HomeWinBuzzer NewsLockbit 3.0 Hackers Claim Federal Reserve Breach and Theft of 33TB Data

Lockbit 3.0 Hackers Claim Federal Reserve Breach and Theft of 33TB Data

The group has imposed a 48-hour deadline for compliance, warning of data leaks if their conditions are not satisfied.


A major cyberattack has reportedly struck the U.S. Federal Reserve, with a group allegedly using LockBit 3.0 and claiming the theft of 33 terabytes of confidential data.

The announcement was made on June 23, 2024, at 20:27 UTC through a post on the Dark Web leak site associated with the ransomware actors, with the attackers threatening to expose the data unless their ransom demands are met. researchers Dominic Alvieri and Pietro Melillo have been sharing more details about the incident.

Behind Lockbit 3.0 is supposedly a mostly different group of , as the ones being previous LockBit attacks were reportedly dismantled earlier this year in a collaborative effort spearheaded by the UK's National Crime Agency and the US Federal Bureau of Investigation (FBI) alongside partners from ten countries. Dmitry Yuryevich Khoroshev, a Russian national also known by the alias ‘LockBitSupp,' was identified as the administrator behind LockBit.

Alleged Federal Reserve Cyberattack

The Lockbit group has demanded the Federal Reserve replace its current negotiator, citing dissatisfaction with the valuation of the stolen data at $50,000. The group has imposed a 48-hour deadline for compliance, warning of data leaks if their conditions are not satisfied.

The stolen information reportedly includes sensitive banking details of U.S. citizens. If confirmed, this attack could be one of the most serious in financial history, endangering personal privacy and , writes Pietro Melillo on his blog.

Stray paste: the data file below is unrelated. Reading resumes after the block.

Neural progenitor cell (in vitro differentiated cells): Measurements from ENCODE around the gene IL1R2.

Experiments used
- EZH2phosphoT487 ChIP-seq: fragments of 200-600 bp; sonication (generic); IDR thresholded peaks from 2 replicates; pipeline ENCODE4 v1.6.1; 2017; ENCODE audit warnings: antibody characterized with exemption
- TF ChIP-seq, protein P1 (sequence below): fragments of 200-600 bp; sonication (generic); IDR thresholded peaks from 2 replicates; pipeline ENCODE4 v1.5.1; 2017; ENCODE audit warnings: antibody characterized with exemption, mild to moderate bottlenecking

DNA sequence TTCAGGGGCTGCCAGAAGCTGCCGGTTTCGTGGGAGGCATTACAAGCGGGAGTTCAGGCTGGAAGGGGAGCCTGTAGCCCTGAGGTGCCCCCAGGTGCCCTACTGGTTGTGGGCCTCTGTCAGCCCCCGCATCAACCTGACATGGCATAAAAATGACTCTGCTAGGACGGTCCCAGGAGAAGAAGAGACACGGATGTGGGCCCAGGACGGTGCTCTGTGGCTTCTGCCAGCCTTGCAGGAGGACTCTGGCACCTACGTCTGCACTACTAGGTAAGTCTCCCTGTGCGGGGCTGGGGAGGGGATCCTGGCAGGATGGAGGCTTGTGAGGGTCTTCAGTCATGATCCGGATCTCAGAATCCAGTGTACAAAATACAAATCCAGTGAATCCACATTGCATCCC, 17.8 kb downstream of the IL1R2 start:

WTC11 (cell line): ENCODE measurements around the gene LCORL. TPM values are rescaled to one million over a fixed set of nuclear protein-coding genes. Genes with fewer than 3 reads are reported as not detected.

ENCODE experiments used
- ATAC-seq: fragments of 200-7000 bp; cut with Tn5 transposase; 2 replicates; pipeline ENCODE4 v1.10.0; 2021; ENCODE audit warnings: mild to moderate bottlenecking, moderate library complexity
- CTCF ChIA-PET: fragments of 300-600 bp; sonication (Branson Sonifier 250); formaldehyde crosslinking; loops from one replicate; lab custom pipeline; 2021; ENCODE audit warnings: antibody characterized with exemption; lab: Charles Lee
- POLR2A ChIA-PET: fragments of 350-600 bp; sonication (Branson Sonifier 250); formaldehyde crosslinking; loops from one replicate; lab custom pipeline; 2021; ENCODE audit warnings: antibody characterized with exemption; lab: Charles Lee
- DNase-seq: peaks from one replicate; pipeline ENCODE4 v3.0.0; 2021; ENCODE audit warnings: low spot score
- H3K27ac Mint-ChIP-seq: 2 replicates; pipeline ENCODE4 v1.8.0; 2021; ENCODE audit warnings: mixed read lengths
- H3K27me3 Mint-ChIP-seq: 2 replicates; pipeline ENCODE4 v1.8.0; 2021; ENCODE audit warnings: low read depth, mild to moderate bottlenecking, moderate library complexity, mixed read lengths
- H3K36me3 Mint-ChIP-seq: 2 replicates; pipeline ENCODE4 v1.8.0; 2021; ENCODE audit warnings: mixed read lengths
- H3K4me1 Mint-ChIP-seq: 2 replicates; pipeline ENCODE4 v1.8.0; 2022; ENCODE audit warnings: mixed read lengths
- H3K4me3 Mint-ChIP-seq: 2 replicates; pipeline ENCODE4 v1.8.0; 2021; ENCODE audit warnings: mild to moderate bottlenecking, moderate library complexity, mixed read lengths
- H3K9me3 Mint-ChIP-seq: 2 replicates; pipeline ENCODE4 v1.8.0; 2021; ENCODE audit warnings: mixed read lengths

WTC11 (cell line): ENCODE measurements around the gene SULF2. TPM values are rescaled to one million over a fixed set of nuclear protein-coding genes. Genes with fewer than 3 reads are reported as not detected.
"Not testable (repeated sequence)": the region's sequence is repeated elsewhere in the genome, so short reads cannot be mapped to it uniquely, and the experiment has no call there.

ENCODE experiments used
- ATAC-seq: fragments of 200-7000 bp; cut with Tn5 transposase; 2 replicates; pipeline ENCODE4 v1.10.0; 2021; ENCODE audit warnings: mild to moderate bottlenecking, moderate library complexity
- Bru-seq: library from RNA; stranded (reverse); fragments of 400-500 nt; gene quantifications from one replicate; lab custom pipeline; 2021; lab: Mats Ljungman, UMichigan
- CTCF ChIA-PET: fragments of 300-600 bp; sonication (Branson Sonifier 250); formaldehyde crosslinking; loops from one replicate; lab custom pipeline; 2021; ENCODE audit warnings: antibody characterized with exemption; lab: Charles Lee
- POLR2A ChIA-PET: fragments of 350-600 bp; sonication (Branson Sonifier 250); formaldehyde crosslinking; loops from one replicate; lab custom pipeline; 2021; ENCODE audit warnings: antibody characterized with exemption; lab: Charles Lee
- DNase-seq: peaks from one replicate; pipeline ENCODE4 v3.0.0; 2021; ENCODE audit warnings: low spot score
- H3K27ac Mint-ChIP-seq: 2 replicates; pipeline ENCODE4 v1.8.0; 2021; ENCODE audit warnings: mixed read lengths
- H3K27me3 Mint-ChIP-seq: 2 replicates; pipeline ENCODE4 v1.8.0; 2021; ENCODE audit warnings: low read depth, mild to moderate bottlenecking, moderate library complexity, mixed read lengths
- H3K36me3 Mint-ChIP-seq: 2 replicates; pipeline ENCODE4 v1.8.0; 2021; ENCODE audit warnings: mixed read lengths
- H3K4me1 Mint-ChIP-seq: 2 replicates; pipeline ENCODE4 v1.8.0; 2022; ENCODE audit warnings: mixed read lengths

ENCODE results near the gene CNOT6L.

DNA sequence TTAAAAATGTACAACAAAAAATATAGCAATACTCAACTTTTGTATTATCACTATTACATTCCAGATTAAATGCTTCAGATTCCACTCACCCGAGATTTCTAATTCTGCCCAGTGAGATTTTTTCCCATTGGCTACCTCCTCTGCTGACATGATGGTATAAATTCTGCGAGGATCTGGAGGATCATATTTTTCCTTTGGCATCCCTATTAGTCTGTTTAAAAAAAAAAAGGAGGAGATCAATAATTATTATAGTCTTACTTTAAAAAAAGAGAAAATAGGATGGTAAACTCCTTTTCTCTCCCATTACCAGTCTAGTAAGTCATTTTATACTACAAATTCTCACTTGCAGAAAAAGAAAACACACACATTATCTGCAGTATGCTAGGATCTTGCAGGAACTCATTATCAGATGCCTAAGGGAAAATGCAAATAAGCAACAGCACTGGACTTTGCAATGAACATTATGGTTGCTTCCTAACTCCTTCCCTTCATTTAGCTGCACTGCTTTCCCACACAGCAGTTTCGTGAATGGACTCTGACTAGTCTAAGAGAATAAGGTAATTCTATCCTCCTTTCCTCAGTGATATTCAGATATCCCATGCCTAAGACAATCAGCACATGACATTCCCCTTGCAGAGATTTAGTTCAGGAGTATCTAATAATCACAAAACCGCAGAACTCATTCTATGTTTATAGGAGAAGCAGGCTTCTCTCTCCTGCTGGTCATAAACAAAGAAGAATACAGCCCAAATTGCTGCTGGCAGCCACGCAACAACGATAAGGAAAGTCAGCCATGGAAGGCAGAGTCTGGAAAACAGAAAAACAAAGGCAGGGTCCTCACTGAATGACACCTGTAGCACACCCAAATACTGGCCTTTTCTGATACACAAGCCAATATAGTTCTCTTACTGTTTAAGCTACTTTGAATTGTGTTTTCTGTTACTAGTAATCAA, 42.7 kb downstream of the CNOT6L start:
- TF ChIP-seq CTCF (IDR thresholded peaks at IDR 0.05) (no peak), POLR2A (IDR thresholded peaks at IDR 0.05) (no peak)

The Federal Reserve is essential to the U.S. financial system, managing monetary policy, regulating banks, and ensuring financial stability. With its twelve regional banks across major cities such as New York, Chicago, and San Francisco, a breach of this magnitude exposes vulnerabilities in critical infrastructure.

So far, the Federal Reserve has neither confirmed the suspected breach nor disclosed its strategy to address the threat. However, it is anticipated that federal agencies, including CISA and the FBI, are deeply involved in ongoing efforts. Steps to reassure the public and maintain trust in the financial system are expected.

Earlier in June, the FBI reported obtaining over 7,000 decryption keys from Lockbit, aiding victims in recovering their encrypted data. Bryan Vorndran, Assistant Director of the FBI Cyber Division, has encouraged affected entities to use these keys to reclaim their data.

Parallel Attack on Indonesia´s National Data Center

The Indonesian government confirmed today that a cyberattack employing Lockbit 3.0 caused significant data disruptions at two temporary National Data Center facilities last week. This incident led to severe immigration processing delays at airports and interruptions to other public services. The attackers have demanded a ransom of $8 million. Budi Arie Setiadi, the Minister of Communication and Informatics, has stated that the government will neither pay the ransom nor comply with the attackers' demands.